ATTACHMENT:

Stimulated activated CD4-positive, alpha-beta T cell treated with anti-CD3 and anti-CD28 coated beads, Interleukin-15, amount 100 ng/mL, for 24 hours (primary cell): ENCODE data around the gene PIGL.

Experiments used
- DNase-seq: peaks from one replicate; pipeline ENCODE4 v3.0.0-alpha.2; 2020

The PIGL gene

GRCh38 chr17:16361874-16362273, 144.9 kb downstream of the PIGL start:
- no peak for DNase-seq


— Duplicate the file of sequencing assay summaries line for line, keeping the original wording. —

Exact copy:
Stimulated activated CD4-positive, alpha-beta T cell treated with anti-CD3 and anti-CD28 coated beads, Interleukin-15, amount 100 ng/mL, for 24 hours (primary cell): ENCODE data around the gene PIGL.

Experiments used
- DNase-seq: peaks from one replicate; pipeline ENCODE4 v3.0.0-alpha.2; 2020

The PIGL gene

GRCh38 chr17:16361874-16362273, 144.9 kb downstream of the PIGL start:
- no peak for DNase-seq